One of my other joy-bringing practices is taking advantage of the art scene here in Seattle. Went to the final group show at my favorite Seattle art gallery, which is closing – Roq La Rue – which was called, appropriately enough, “Death and the Maiden.” There were some fantastic pieces – most of them already sold before we got there, by both up-and-coming artists and familiar names. We also hit the after-party at The Pharmacy bar down the street afterwards (where I got carded! I was like, young man, I could be your mother!) The show and the party were packed, and Roq La Rue attracts such an interesting mix of characters – vibrant candy-colored hair, glitter masks, and eccentric costume are the norm at a show there – that the people-watching was almost as fun as the art watching. There were several pieces that really caught my eye. Here are a few:
This Move Will be the Death of Me: Moving Drama, ER trips, a new poem up at The Pedestal and a book party date set!
Our move is done – though we are far from finished on either house projects or unpacking – and there was enough to drama to hope that this move (our eighteenth in our 22 years of marriage) is our very last one. We moved on a 90 degree day and it took a full 12 hours in the sun despite just being a move across town – the movers brought too small a truck, for one, and we probably could have used either larger guys or more guys on the moving team – Glenn and I frantically packing at the last minute – and me ending up in the ER that night from midnight til 4 AM for an infection that flared up (probably brought on by dehydration, my own fault – I’d felt a little sick for a few days but just thought, I’m stressed, I have cancer, etc so…didn’t do anything about it.)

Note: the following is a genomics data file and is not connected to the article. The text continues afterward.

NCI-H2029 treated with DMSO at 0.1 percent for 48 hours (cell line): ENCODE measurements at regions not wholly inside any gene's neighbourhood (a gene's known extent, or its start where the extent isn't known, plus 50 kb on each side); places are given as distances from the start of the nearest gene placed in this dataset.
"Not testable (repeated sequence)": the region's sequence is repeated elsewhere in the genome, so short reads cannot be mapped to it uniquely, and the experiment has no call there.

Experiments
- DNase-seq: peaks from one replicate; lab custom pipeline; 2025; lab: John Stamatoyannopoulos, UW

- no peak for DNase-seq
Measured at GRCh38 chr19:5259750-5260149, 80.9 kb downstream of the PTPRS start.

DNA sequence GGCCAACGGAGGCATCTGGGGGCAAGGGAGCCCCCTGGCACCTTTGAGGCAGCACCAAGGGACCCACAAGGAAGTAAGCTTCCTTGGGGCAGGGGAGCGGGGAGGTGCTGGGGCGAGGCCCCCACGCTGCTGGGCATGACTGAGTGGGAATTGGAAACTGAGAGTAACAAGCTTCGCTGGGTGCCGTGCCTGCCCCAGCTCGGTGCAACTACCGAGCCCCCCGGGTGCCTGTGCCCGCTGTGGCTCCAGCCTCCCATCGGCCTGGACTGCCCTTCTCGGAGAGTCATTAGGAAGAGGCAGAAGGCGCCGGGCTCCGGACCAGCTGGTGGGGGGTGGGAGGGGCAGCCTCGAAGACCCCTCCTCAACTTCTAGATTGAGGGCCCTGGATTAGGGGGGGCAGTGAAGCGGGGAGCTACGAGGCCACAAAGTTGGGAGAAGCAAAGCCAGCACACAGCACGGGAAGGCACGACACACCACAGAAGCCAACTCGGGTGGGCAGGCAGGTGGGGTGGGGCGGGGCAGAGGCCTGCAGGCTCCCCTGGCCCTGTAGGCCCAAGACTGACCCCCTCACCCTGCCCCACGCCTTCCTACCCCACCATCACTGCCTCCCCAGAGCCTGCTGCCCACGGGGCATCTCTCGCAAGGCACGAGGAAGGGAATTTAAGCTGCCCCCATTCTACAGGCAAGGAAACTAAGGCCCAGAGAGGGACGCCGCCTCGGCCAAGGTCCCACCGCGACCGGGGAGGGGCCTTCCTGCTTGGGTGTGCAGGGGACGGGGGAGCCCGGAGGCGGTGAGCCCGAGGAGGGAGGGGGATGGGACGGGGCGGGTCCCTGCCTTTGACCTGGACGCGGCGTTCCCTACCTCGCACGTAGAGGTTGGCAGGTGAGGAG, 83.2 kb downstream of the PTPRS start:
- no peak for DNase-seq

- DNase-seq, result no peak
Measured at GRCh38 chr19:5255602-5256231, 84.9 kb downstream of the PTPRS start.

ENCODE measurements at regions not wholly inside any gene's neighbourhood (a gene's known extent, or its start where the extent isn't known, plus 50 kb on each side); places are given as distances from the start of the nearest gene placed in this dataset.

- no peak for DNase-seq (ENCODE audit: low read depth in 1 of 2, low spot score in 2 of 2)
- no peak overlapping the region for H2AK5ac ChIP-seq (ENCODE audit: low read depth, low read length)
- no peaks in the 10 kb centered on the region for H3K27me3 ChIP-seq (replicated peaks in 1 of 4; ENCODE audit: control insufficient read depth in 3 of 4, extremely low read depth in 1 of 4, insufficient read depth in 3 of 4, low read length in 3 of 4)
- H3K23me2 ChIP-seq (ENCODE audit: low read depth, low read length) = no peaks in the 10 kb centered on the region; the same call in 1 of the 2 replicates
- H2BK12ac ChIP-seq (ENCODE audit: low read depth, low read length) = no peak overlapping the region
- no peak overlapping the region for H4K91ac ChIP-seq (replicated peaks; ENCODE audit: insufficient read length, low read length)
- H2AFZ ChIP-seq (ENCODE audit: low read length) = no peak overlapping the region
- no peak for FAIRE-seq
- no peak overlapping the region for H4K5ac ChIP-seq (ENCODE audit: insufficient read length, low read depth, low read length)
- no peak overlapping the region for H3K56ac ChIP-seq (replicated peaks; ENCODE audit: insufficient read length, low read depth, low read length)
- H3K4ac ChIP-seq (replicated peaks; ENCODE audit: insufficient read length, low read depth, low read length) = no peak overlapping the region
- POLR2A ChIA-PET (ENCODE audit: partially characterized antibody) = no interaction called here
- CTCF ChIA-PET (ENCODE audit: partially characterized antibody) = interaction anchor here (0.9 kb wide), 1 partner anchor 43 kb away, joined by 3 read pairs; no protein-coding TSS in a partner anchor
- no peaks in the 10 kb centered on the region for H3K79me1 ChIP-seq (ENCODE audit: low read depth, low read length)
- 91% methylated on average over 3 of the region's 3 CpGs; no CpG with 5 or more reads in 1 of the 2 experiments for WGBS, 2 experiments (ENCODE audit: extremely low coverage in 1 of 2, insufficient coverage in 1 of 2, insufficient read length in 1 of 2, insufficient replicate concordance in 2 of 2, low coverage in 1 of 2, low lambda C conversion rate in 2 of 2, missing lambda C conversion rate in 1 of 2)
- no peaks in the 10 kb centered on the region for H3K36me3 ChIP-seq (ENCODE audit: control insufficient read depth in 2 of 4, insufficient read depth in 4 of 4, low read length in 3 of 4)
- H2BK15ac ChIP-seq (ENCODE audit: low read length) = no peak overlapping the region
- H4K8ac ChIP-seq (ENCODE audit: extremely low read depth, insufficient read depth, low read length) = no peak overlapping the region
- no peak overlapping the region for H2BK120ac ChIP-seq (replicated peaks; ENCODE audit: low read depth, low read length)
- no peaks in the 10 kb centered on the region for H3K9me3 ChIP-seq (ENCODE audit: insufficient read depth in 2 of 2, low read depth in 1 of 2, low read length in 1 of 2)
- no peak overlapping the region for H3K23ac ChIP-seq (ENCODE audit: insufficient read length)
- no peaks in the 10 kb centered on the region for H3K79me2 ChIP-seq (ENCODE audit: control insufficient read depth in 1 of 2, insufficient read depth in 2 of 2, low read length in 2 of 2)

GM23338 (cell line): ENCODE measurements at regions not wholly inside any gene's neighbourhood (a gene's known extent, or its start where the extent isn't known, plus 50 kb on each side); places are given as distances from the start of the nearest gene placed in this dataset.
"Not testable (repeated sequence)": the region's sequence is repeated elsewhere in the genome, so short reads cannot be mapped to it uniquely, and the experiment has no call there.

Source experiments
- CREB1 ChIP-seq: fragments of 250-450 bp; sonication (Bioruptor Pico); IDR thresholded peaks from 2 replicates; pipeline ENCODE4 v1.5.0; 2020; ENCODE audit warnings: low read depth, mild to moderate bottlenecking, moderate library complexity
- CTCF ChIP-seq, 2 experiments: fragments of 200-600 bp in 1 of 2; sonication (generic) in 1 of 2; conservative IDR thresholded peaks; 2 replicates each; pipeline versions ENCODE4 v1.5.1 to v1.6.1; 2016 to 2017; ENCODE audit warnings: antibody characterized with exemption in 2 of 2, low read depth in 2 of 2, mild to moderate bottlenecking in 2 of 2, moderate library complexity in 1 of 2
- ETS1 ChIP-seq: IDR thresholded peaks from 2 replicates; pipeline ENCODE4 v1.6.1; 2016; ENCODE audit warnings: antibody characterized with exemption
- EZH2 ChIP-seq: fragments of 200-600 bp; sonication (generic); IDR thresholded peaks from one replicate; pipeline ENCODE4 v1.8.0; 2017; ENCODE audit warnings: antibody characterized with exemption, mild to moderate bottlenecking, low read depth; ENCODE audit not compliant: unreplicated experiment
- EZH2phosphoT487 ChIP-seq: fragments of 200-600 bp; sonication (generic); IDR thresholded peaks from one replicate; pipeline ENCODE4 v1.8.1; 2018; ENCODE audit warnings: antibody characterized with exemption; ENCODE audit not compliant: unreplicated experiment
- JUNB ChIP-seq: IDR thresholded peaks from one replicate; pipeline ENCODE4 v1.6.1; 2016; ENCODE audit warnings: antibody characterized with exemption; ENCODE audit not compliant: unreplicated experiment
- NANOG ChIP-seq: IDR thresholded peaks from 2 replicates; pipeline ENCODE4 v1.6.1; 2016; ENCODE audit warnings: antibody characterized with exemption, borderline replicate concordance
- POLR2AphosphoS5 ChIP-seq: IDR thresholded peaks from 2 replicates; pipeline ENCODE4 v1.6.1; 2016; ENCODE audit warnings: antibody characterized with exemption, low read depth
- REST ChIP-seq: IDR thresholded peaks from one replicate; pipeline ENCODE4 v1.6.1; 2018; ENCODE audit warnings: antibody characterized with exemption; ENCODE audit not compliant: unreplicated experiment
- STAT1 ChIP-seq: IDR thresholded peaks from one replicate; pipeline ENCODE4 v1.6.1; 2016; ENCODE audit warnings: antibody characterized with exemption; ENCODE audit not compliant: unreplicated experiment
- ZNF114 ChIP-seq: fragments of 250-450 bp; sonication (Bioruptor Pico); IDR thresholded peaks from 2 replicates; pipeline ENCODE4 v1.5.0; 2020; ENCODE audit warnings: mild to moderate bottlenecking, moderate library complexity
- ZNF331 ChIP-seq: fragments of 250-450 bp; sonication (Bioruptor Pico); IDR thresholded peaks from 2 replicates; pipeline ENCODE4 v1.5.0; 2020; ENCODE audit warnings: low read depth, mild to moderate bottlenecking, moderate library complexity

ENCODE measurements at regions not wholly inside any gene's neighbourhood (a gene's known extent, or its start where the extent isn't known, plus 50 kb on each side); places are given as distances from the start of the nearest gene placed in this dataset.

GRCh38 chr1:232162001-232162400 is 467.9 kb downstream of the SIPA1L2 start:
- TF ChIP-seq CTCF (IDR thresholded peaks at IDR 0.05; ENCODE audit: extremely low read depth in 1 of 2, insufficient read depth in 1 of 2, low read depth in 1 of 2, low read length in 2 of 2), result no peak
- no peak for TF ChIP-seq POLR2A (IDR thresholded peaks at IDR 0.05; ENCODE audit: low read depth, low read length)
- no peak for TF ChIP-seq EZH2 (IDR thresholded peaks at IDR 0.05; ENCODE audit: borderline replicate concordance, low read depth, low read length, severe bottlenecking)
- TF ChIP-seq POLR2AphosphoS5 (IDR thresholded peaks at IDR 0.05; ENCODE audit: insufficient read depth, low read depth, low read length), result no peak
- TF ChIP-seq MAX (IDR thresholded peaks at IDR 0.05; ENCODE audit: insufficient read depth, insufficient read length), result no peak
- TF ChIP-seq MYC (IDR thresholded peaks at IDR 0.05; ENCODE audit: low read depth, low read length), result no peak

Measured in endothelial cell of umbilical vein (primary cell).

On the positive side, of course our kitten kept us entertained throughout the move. Here are some pics of the kitten and the view of Mt. Baker from the back deck of our new place.
Anyway, trying to find lost items in the new house is my new hobby! And Glenn has at least several days of home projects left to do – more work on the bathroom floors, drywalling, venting, and backsplash – and we’re putting together furniture we’ve dismantled so we can put away books, clothes, etc. Comcast messed up our move in so many ways that I spent over 40 hours on the phone with them and still everything isn’t fixed! So remember kids, don’t ever need internet/phone/cable service, because those monopolies that provide them are the devil!
In the meantime, while I was away, I had a new poem (“Post-Apocalypse Postcard from the Viceroy Hotel, Santa Monica”) from my upcoming book appear on the newly updated and refreshed The Pedestal Magazine. It looks great, I think!
I also think that the ARCs for Field Guide to the End of the World will finally be ready by the end of the week from Moon City Press, so if you are interested in getting a review ARC, be sure to contact me at jeannine dot gailey at live dot com or Moon City Press.
I’m ready to get my new office in order (pictures to come) and start writing and sending out work again, plus working on the final copy of the book so I can make sure the acknowledgements are all updated and there are no awkward typos anywhere. I’ve also now got a date and venue for the book launch party! September 18 at 3 PM at Matthew’s Winery in Woodinville, WA. (Wine and snacks provided, of course!) I hope you put it on your calendars now. There’s even a little B&B – the only B&B in Woodinville – on site in case you want to spend the night checking out wineries and doing all the wine-country-type things afterwards.